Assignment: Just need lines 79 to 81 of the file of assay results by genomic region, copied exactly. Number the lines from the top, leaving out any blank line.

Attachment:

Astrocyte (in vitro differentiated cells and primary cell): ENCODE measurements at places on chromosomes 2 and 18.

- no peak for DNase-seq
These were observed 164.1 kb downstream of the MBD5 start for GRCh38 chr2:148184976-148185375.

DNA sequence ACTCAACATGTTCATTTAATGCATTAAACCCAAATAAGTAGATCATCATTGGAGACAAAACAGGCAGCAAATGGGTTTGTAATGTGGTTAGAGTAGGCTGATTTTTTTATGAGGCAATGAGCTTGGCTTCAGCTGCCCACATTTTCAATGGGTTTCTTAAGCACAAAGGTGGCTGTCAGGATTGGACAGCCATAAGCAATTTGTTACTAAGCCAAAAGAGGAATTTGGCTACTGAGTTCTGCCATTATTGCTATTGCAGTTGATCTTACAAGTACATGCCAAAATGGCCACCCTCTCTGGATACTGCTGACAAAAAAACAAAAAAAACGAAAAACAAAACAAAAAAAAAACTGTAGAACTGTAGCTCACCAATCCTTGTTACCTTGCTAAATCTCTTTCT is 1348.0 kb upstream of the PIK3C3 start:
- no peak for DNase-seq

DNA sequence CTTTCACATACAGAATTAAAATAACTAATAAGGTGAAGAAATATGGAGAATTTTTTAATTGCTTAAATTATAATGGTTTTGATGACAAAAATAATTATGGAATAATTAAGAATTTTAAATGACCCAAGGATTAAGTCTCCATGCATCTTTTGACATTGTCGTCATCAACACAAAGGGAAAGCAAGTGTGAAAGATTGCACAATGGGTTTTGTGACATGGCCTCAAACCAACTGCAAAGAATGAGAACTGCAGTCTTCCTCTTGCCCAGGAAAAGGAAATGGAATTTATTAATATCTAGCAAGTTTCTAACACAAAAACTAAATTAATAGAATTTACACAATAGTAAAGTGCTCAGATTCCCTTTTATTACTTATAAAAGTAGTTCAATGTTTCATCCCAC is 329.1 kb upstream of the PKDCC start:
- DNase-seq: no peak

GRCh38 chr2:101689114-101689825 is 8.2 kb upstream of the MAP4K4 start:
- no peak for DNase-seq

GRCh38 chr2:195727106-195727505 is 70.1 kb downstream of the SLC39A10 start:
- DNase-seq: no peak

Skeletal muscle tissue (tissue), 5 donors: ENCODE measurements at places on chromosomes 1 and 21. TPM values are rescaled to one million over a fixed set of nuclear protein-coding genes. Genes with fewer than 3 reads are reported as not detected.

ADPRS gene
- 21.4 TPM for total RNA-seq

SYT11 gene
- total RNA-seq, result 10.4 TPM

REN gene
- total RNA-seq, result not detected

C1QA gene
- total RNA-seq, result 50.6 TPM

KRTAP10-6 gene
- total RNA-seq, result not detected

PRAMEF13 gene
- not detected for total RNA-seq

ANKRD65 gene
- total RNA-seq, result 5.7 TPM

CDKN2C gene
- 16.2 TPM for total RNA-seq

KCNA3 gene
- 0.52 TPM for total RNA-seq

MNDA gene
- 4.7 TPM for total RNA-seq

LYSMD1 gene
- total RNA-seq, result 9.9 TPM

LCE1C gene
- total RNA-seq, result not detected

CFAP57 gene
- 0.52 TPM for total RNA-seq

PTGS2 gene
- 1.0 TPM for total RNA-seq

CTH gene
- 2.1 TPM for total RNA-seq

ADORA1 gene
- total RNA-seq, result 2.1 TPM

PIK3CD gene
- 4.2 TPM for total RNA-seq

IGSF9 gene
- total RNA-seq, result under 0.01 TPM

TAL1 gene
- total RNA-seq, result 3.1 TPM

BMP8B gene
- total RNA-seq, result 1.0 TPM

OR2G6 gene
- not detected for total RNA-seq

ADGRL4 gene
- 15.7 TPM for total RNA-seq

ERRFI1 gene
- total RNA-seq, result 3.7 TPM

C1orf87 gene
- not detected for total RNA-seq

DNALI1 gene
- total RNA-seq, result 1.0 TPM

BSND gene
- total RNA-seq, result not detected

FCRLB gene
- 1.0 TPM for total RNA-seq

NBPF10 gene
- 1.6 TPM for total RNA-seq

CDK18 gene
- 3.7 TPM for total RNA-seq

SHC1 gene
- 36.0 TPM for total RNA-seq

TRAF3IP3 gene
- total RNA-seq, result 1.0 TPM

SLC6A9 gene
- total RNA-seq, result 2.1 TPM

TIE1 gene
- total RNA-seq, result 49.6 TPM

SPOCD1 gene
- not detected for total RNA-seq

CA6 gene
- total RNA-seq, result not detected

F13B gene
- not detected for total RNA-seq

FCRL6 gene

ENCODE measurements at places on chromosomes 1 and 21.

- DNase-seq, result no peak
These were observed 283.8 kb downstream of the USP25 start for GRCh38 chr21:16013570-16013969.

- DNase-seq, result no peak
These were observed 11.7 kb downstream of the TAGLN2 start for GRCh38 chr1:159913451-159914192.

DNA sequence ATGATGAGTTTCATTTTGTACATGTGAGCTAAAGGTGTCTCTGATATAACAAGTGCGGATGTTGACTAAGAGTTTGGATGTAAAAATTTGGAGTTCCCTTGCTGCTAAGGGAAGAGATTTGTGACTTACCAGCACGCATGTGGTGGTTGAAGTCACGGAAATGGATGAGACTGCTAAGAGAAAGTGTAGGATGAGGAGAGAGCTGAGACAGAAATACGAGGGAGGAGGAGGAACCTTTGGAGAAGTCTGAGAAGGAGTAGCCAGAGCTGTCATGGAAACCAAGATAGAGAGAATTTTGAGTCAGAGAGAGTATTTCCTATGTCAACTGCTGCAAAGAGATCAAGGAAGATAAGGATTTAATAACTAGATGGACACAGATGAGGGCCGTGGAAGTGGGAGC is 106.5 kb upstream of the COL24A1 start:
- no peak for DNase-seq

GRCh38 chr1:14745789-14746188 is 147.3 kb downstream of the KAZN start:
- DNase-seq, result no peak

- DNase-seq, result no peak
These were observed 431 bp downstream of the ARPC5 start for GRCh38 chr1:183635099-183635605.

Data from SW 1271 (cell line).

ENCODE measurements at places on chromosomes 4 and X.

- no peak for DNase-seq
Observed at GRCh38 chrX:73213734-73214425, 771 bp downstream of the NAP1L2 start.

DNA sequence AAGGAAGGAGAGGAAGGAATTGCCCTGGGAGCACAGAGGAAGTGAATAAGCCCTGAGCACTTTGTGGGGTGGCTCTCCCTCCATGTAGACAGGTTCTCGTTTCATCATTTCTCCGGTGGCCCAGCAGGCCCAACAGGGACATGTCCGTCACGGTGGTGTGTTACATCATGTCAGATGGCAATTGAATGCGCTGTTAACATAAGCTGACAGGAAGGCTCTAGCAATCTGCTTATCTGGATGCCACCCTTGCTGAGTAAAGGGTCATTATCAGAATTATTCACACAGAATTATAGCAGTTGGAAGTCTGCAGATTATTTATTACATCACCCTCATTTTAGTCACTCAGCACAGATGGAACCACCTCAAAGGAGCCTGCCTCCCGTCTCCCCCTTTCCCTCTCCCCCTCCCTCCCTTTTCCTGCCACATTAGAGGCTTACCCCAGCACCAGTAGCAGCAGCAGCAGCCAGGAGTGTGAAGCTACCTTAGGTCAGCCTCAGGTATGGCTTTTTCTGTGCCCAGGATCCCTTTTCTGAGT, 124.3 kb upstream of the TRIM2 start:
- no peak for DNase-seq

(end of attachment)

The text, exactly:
SPOCD1 gene
- not detected for total RNA-seq

CA6 gene